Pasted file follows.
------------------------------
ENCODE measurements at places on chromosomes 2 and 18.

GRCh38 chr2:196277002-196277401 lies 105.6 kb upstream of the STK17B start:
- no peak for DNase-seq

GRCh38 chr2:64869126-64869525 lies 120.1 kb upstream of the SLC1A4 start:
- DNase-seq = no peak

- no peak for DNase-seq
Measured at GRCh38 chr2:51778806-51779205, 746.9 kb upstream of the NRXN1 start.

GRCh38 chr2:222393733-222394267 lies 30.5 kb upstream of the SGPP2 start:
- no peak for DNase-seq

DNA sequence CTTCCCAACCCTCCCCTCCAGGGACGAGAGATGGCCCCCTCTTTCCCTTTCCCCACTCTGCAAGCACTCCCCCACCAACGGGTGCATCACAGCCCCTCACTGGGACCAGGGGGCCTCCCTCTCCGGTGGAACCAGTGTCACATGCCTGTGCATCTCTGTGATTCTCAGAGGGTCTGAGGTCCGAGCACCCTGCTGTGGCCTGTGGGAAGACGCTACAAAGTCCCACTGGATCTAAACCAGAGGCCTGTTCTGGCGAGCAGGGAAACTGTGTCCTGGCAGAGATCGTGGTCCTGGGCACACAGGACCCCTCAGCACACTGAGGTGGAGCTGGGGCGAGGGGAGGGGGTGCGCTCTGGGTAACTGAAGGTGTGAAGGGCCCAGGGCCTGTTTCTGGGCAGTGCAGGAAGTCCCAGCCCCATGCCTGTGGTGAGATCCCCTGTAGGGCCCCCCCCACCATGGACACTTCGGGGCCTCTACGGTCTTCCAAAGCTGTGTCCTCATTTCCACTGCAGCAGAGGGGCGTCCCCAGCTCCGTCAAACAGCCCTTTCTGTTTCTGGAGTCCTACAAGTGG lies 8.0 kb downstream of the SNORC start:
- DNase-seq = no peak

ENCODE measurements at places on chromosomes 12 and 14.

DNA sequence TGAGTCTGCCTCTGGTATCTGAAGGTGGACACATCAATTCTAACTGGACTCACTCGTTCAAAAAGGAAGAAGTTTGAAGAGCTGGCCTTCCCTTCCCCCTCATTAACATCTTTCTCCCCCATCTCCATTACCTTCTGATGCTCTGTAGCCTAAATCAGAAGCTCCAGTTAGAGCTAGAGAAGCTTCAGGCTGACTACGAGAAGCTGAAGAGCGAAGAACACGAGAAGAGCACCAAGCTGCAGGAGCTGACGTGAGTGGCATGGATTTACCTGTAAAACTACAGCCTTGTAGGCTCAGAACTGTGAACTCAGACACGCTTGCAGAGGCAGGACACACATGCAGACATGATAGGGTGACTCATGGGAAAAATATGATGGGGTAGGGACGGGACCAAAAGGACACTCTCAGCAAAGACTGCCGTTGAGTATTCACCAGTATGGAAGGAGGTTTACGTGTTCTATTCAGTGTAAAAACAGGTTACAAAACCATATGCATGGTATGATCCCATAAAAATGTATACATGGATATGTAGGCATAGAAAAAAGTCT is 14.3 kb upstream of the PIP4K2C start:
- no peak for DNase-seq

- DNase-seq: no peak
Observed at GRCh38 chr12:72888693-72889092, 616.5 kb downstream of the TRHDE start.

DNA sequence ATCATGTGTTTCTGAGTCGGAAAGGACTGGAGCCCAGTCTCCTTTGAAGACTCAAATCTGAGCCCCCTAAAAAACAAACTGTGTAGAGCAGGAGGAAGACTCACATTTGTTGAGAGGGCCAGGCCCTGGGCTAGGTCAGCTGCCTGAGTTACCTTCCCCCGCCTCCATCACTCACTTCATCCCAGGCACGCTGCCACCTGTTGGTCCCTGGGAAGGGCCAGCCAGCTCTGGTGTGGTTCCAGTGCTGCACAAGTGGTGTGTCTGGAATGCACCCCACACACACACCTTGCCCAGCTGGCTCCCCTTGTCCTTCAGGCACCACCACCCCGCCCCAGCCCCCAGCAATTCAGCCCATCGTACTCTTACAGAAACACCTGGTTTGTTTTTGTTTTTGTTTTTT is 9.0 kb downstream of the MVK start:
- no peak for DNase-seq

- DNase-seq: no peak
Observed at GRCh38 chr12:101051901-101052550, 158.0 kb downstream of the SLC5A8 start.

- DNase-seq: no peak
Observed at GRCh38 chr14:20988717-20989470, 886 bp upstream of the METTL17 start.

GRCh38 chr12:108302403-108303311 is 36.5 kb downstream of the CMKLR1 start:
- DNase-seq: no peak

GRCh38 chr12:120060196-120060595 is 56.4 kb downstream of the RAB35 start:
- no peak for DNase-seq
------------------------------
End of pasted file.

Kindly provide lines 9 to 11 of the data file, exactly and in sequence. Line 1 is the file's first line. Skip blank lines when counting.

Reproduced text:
- no peak for DNase-seq

DNA sequence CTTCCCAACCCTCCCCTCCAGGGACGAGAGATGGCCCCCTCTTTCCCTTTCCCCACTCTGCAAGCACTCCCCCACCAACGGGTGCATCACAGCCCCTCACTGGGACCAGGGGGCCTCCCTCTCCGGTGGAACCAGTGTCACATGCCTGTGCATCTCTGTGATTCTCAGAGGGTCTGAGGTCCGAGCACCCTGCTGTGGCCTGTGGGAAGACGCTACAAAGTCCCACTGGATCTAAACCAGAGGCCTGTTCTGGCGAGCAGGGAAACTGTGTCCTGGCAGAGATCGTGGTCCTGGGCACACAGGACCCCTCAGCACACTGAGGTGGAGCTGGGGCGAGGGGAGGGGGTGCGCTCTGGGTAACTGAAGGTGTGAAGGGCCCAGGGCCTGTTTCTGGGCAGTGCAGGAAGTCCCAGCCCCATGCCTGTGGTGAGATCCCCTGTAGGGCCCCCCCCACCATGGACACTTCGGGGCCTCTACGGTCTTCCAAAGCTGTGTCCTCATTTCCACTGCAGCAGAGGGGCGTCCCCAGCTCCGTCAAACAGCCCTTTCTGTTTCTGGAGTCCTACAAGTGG lies 8.0 kb downstream of the SNORC start:
- DNase-seq = no peak